Le Monde to Start Charging for Premium Online Subscription Service
The Paris-based company will introduce a premium online subscription service by the end of April that includes alerts, special newsletters, personalization features and thematic archive offerings.
"Up until now, only the archives and PDF versions of the paper were paid for," said Jorge Pedraza, managing director at Le Monde Interactif.
Attempts to garner online revenue will not stop there. Le Monde will soon begin to market special archive sponsorships. And it is likely to adopt the frequency-by-reach model that is now emerging.
One thing Le Monde will not do in its quest for online revenue is emulate its British peers in their steady crawl toward a paid subscription model.
"We will continue to offer the 'news of the moment' free to our very large audience," Pedraza said. "Additional services will generally be part of the premium service.
"We believe that this large audience is an important asset for advertisers, driving subscriptions to the paper, driving subscriptions to the premium offering [and] marketing awareness, especially among a younger audience," he said.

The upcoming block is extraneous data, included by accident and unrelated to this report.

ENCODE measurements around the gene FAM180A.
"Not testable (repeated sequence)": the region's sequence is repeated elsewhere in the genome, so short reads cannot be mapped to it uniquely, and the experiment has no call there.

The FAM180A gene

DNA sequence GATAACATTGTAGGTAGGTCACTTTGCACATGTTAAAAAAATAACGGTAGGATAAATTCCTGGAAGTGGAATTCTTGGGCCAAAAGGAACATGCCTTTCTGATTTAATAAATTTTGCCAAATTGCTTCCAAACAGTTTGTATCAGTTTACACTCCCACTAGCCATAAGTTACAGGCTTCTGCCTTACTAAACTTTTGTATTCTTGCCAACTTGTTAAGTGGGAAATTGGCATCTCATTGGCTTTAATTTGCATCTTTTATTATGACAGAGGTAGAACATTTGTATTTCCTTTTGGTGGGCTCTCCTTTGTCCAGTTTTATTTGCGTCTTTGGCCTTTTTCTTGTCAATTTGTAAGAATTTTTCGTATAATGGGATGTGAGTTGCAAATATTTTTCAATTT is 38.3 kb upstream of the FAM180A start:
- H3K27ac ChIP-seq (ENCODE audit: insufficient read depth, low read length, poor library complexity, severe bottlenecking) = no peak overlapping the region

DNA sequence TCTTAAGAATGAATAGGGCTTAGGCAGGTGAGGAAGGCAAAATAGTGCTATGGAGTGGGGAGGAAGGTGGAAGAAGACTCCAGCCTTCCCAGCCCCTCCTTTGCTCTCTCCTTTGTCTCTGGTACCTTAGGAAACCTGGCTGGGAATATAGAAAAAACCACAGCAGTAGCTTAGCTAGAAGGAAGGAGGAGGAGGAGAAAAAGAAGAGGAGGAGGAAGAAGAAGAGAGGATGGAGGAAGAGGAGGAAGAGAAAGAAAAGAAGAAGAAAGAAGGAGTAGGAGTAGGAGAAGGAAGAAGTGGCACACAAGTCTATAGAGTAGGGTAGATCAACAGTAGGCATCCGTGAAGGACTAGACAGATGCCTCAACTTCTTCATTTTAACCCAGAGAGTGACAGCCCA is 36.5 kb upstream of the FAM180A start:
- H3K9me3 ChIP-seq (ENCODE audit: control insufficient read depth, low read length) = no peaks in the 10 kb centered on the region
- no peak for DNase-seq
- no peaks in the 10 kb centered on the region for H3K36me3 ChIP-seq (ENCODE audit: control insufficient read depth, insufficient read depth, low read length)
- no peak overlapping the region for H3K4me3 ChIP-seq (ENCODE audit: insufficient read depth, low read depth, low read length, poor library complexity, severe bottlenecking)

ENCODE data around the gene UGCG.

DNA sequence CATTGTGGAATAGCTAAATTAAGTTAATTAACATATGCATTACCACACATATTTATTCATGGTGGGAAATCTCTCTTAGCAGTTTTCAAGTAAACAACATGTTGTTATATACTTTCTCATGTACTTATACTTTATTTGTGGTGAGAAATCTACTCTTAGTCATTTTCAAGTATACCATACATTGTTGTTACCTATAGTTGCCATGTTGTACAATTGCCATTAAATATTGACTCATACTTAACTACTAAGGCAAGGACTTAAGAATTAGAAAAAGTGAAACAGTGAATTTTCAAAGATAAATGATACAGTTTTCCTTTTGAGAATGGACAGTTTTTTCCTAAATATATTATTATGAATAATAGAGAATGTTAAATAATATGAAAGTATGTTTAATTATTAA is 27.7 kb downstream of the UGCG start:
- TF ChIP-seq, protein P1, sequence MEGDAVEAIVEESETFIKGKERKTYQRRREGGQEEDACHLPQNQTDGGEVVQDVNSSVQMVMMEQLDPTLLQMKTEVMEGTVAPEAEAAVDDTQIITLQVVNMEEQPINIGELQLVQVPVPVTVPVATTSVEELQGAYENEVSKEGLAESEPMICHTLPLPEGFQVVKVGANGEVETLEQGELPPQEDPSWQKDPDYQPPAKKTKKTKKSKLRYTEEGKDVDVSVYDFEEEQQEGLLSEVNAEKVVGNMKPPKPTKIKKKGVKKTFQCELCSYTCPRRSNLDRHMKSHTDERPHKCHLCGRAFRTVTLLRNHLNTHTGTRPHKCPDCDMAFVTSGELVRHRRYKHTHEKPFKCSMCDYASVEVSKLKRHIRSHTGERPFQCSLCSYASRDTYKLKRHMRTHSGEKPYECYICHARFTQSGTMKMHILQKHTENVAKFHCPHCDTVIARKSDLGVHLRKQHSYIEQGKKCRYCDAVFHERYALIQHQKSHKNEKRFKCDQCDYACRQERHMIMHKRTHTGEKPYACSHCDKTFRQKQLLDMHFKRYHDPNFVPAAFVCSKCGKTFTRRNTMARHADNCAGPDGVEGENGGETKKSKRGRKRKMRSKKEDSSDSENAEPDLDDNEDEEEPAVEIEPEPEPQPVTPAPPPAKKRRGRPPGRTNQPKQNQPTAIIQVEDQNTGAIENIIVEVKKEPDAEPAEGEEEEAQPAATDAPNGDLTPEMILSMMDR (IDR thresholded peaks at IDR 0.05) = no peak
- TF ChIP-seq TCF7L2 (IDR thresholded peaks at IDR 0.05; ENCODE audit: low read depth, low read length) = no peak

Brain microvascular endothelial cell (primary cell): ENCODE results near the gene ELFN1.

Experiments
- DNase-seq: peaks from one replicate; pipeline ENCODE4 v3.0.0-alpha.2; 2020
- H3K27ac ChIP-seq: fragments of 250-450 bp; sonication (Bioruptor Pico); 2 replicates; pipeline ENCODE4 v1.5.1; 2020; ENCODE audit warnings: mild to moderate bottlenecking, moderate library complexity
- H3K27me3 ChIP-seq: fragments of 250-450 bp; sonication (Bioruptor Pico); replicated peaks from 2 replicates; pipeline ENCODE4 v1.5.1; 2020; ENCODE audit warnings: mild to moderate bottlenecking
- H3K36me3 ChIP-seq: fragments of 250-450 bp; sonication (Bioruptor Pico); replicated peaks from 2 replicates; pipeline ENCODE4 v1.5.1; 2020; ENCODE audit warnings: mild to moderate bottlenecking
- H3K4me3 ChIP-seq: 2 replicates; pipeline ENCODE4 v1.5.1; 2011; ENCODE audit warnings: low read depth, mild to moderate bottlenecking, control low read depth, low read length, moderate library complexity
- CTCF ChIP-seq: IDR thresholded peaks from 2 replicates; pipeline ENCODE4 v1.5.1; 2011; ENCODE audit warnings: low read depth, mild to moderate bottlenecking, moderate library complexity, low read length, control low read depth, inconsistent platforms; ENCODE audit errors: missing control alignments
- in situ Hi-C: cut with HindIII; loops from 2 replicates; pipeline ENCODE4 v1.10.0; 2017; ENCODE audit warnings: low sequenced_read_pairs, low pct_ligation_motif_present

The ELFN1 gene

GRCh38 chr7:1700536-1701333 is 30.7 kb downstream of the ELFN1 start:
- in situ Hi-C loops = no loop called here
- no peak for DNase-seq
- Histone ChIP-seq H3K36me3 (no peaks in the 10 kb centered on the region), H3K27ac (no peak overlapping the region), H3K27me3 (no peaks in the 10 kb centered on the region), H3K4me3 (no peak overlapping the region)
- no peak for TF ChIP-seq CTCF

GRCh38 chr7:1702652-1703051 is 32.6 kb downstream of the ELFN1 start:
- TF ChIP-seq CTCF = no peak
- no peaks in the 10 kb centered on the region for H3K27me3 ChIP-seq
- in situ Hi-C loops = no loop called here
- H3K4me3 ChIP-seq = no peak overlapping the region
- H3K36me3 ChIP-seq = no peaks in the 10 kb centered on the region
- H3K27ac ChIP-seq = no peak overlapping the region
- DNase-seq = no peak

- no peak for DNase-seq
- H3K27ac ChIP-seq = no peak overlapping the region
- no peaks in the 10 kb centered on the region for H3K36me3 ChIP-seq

Obviously, that is a philosophy not shared by papers across the English Channel.
Sometime this spring, Financial Times will each year charge users up to 100 pounds, or $143, for access to its FT.com site. Similarly, London's Times newspaper will soon charge casual users of thetimes.co.uk on their monthly cell phone bill.
In the United States, The Wall Street Journal is the only broadsheet to follow a paid subscription model for access to its WSJ.com service.
Pressure from the parent company plays a big part in forcing news media Web sites to charge readers and advertisers alike for the true value of online content. Lemonde.fr is not immune from this.
"The temptation for this is obviously strong," Pedraza said. "The senior management of our parent company understands this is a critical strategic investment and that there is a great risk to their core business in not responding appropriately to the disruptive electronic communication technologies, be they PC, Internet terminals or wireless hand-helds."
So, publishers are taking to innovative advertising packages and creative formats to drum up business from advertisements.
Integrated campaigns on multiple formats are working for Le Monde. Flash pop-up advertisements, in particular, are popular with advertisers targeting young, tech-savvy audiences.
Le Monde Interactif has advertisers including Microsoft Corp., Vivendi Universal, banks, automakers and most major French corporations that advertise in the newspaper as well.
Revenue last year for Le Monde was $263 million. Le Monde Interactif's revenue is not disclosed.
Pedraza is aware that lemonde.fr's premium subscription services will debut in a make-or-break year for online publishers.
"Financially stable operations will stay in business and begin to show improvement as advertising returns," he said. "A number of players will fold as investors give up on the business model."